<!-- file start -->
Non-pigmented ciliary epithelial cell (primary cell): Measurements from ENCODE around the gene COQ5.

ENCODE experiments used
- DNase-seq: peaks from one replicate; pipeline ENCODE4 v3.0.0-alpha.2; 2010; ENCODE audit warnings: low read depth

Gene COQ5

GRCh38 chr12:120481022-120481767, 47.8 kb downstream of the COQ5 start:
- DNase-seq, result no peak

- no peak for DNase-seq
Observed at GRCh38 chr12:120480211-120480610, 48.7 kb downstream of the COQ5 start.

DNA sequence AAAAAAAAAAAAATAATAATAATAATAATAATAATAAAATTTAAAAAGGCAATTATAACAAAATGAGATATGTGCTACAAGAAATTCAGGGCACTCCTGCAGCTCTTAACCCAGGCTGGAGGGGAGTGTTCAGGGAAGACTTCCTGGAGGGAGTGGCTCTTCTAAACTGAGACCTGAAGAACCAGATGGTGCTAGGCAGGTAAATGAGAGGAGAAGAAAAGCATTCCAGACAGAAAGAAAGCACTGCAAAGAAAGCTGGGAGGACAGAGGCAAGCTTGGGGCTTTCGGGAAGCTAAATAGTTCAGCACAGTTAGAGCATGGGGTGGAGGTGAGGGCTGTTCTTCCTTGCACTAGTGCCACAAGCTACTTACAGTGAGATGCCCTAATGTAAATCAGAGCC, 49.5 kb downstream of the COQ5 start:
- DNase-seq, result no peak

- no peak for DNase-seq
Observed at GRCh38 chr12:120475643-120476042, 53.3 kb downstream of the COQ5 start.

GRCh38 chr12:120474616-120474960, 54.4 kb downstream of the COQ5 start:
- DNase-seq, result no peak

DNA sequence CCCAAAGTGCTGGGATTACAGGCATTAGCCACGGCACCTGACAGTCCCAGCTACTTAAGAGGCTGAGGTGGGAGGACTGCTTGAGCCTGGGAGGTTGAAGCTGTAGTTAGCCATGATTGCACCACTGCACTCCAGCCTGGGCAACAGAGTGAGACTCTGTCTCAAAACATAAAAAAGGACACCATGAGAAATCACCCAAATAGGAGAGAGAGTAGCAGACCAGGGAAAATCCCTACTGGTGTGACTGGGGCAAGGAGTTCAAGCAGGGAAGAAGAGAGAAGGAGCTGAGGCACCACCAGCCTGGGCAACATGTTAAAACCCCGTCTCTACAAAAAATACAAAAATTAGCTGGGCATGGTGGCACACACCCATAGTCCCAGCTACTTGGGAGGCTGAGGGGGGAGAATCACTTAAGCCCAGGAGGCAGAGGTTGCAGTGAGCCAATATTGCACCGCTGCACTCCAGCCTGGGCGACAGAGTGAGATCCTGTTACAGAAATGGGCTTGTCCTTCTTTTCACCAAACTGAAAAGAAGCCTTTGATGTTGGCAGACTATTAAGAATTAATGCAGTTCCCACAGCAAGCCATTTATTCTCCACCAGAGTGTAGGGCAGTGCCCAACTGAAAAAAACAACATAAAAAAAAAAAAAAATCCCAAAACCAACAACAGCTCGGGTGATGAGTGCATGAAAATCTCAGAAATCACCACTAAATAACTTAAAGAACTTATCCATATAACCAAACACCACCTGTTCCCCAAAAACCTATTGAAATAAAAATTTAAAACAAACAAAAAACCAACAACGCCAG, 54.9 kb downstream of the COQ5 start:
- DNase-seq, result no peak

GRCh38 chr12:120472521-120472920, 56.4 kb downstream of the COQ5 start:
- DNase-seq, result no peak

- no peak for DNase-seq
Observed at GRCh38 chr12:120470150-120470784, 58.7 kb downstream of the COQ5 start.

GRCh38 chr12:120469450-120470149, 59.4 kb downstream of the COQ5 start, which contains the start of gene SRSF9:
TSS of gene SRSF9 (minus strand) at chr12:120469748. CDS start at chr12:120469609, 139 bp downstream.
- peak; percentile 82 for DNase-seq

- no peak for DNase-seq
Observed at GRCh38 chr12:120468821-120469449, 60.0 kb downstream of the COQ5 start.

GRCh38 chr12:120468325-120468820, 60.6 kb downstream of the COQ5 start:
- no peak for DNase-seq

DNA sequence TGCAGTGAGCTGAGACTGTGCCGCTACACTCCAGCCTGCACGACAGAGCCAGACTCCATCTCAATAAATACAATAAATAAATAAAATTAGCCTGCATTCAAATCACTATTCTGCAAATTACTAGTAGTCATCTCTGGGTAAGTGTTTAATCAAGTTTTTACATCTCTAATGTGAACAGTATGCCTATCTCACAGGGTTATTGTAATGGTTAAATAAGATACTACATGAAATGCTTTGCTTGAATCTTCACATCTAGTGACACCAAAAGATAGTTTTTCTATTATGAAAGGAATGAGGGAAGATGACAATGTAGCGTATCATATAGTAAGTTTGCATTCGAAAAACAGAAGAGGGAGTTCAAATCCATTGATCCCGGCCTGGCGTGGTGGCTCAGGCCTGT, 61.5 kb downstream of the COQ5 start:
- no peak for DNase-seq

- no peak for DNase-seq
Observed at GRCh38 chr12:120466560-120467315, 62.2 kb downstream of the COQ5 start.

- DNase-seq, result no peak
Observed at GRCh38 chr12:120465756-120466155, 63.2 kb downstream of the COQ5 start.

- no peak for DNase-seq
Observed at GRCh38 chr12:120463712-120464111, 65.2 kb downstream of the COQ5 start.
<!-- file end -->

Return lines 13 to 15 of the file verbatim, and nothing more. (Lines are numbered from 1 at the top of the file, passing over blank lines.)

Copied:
GRCh38 chr12:120474616-120474960, 54.4 kb downstream of the COQ5 start:
- DNase-seq, result no peak

DNA sequence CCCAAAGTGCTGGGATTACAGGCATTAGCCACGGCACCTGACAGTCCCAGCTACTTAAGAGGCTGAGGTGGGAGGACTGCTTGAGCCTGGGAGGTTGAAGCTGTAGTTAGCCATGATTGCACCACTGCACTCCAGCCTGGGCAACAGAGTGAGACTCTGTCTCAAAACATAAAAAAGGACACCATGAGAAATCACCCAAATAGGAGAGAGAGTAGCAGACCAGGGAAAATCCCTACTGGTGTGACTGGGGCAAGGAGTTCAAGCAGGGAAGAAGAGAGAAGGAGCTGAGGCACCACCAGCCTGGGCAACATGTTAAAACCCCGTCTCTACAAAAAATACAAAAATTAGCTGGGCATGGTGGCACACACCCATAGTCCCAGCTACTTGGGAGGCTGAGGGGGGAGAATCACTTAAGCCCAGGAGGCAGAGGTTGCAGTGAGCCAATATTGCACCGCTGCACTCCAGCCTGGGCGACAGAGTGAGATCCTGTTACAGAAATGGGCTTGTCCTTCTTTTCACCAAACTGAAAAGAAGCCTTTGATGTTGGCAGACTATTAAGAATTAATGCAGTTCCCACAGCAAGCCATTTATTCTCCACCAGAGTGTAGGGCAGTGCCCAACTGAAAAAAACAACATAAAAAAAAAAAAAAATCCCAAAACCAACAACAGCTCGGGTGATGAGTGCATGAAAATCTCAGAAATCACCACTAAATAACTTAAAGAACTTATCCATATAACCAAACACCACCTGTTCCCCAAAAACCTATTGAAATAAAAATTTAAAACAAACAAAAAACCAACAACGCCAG, 54.9 kb downstream of the COQ5 start: